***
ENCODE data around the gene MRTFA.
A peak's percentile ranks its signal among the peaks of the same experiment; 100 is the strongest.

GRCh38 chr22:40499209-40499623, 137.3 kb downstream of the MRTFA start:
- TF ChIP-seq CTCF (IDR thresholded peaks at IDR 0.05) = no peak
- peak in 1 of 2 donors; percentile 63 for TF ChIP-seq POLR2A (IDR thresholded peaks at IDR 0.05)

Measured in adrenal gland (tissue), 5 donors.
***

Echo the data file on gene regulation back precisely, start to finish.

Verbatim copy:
ENCODE data around the gene MRTFA.
A peak's percentile ranks its signal among the peaks of the same experiment; 100 is the strongest.

GRCh38 chr22:40499209-40499623, 137.3 kb downstream of the MRTFA start:
- TF ChIP-seq CTCF (IDR thresholded peaks at IDR 0.05) = no peak
- peak in 1 of 2 donors; percentile 63 for TF ChIP-seq POLR2A (IDR thresholded peaks at IDR 0.05)

Measured in adrenal gland (tissue), 5 donors.